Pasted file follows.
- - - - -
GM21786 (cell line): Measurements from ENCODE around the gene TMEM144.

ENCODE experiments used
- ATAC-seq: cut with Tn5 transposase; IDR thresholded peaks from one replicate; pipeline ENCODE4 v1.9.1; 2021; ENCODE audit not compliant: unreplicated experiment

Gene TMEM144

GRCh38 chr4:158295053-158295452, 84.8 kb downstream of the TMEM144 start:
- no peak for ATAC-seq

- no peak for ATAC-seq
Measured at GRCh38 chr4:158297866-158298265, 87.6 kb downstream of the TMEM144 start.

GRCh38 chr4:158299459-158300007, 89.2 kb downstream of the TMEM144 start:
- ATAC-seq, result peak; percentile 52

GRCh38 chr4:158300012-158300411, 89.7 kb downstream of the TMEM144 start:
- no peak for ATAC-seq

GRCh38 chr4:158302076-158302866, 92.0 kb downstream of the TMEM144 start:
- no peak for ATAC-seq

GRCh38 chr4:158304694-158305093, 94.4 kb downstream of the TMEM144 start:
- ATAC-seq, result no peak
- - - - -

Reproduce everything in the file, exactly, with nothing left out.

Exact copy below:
GM21786 (cell line): Measurements from ENCODE around the gene TMEM144.

ENCODE experiments used
- ATAC-seq: cut with Tn5 transposase; IDR thresholded peaks from one replicate; pipeline ENCODE4 v1.9.1; 2021; ENCODE audit not compliant: unreplicated experiment

Gene TMEM144

GRCh38 chr4:158295053-158295452, 84.8 kb downstream of the TMEM144 start:
- no peak for ATAC-seq

- no peak for ATAC-seq
Measured at GRCh38 chr4:158297866-158298265, 87.6 kb downstream of the TMEM144 start.

GRCh38 chr4:158299459-158300007, 89.2 kb downstream of the TMEM144 start:
- ATAC-seq, result peak; percentile 52

GRCh38 chr4:158300012-158300411, 89.7 kb downstream of the TMEM144 start:
- no peak for ATAC-seq

GRCh38 chr4:158302076-158302866, 92.0 kb downstream of the TMEM144 start:
- no peak for ATAC-seq

GRCh38 chr4:158304694-158305093, 94.4 kb downstream of the TMEM144 start:
- ATAC-seq, result no peak